Notes On. Cirencester

By Dunn, Daisy | The Spectator, January 9, 2016 | Go to article overview

Notes On. Cirencester


Dunn, Daisy, The Spectator


Everywhere you look in Cirencester there's another animal: a cockerel, a hare, a sheep or a skulking lioness. I rather fancied the big beasts that chase each other lustily around the Roman mosaics in the Corinium Museum, home to one of the liveliest archaeological collections I've ever seen.

The Romans of first-century Cirencester (Corinium) strike me as having been a fun-loving, optimistic bunch -- so much of what they left behind honours Bacchus, the wine god, and Mercury, god of commerce. They made some fantastically modern things. One could easily mistake the model of Mercury's cockerel (the herald of a new day), found in a Roman grave, for a Picasso.

Beyond cockerels, historic Cirencester owed much of its success to its sheep. Both Cirencester Parish Church of St John Baptist and the former abbey were built with money raised from trade in local wool. From the 14th century, wool was sold in what is now the Corn Hall, transported to Kent, and shipped thence to Europe. The Florentines were particularly partial to it.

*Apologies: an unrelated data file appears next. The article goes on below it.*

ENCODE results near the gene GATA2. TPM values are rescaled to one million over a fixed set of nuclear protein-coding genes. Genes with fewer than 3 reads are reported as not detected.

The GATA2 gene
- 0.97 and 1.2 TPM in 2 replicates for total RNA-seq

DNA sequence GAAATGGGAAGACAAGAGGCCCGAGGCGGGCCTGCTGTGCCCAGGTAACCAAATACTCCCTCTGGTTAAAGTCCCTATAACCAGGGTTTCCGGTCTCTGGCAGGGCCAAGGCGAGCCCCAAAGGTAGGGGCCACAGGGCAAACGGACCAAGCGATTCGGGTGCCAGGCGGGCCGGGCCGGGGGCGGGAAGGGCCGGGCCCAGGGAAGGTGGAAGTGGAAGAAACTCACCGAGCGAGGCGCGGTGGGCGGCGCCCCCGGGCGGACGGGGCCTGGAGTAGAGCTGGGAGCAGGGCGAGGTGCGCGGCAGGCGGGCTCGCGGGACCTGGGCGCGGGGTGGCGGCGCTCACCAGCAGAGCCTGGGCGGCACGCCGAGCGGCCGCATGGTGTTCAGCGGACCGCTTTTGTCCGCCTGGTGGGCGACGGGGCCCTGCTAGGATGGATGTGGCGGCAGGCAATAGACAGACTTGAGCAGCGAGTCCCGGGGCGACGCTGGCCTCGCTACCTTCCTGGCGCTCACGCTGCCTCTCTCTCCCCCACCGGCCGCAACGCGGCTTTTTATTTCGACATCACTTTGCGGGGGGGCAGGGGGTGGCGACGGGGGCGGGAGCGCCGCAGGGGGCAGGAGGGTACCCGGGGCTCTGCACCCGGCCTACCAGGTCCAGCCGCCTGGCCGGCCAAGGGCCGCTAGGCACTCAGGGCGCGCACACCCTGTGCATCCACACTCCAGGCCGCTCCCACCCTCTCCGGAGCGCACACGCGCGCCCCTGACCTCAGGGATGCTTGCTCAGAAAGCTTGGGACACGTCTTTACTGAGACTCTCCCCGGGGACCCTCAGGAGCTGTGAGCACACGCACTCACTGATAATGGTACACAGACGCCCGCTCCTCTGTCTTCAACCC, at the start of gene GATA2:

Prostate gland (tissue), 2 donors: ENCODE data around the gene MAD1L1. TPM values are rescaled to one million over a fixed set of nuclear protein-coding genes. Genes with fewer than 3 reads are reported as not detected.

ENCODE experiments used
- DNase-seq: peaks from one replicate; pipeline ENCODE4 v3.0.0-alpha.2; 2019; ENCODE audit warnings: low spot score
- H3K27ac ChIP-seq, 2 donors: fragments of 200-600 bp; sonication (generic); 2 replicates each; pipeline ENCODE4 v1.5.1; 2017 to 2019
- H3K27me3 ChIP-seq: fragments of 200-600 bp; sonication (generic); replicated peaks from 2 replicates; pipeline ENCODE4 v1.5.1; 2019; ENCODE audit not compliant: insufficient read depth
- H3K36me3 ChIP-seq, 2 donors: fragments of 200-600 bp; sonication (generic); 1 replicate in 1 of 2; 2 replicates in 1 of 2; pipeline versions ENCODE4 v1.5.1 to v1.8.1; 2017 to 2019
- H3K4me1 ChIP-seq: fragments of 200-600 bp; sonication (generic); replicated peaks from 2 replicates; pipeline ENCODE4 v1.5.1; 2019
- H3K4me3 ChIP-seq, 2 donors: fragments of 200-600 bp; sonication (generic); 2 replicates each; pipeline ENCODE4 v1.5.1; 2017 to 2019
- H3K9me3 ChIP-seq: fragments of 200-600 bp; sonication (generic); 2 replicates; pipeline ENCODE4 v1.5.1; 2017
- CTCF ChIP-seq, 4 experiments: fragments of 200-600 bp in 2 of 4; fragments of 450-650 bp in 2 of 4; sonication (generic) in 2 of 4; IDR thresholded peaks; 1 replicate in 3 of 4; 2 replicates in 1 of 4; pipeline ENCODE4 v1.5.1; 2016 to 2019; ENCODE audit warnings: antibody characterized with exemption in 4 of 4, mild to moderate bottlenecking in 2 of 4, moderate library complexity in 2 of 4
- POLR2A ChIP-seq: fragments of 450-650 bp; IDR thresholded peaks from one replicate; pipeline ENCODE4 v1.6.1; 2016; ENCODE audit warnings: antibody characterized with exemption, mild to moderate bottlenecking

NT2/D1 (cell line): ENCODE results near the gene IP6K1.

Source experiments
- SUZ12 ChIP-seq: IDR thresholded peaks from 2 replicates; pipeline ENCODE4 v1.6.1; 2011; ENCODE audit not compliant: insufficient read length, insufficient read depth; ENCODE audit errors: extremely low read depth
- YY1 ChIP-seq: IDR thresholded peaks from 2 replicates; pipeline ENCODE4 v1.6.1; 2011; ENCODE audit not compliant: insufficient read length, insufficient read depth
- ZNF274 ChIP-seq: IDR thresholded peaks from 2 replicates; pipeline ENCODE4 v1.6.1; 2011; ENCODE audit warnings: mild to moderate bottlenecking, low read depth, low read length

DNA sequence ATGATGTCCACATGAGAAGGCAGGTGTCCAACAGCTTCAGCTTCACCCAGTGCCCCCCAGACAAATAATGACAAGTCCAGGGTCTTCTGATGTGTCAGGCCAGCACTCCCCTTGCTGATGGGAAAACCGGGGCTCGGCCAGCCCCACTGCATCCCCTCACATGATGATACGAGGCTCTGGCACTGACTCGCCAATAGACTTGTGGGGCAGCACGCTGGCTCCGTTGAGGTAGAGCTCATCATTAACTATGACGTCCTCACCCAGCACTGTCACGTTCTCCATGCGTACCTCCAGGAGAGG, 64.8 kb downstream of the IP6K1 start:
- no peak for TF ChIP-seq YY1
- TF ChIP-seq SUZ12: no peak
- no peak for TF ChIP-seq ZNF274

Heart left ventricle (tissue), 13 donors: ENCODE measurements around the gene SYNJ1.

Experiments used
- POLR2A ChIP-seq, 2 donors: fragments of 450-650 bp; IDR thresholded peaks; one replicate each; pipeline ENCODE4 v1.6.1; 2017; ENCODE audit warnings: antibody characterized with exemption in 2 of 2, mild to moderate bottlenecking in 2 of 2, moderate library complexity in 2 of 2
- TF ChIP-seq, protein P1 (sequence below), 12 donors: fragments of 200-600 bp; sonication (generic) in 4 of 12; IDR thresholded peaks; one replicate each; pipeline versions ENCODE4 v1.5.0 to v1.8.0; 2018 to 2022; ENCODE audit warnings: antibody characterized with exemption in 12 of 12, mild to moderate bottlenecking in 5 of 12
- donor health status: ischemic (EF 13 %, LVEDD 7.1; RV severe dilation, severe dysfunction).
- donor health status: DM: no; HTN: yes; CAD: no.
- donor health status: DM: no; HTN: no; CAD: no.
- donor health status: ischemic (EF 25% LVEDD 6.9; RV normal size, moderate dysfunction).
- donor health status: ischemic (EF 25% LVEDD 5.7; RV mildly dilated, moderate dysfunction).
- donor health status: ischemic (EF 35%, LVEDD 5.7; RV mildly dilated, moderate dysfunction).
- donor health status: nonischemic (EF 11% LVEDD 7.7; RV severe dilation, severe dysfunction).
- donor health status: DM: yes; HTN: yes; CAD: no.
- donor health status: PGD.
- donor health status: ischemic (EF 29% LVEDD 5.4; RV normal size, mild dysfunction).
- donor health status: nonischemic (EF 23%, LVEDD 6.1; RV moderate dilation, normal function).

Cirencester's enterprising sheep-shearers must have had little difficulty in gathering enough wool. The Cotswold Lion, traditionally the favoured breed of sheep, is one of the hairiest ever seen on Countryfile . These lovely shaggy creatures served the Romans and Elizabethans of Cirencester exceptionally well with their famous 'golden fleece', but there are only a few thousand left in the UK. Could we not strive to breed more? Perhaps then the branch of the Edinburgh Woollen Mill on Cirencester market could be replaced with something more Cotswoldsy. …

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